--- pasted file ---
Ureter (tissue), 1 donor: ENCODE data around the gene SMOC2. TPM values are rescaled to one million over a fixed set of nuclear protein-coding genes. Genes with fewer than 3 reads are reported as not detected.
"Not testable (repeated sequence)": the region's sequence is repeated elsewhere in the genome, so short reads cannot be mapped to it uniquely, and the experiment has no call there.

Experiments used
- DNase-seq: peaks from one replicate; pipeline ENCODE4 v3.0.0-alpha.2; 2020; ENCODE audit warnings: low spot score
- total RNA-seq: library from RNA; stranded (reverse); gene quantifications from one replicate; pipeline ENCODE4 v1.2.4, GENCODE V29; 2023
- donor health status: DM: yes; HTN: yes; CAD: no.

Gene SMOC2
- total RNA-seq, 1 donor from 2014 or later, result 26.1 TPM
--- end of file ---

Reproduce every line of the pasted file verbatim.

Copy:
Ureter (tissue), 1 donor: ENCODE data around the gene SMOC2. TPM values are rescaled to one million over a fixed set of nuclear protein-coding genes. Genes with fewer than 3 reads are reported as not detected.
"Not testable (repeated sequence)": the region's sequence is repeated elsewhere in the genome, so short reads cannot be mapped to it uniquely, and the experiment has no call there.

Experiments used
- DNase-seq: peaks from one replicate; pipeline ENCODE4 v3.0.0-alpha.2; 2020; ENCODE audit warnings: low spot score
- total RNA-seq: library from RNA; stranded (reverse); gene quantifications from one replicate; pipeline ENCODE4 v1.2.4, GENCODE V29; 2023
- donor health status: DM: yes; HTN: yes; CAD: no.

Gene SMOC2
- total RNA-seq, 1 donor from 2014 or later, result 26.1 TPM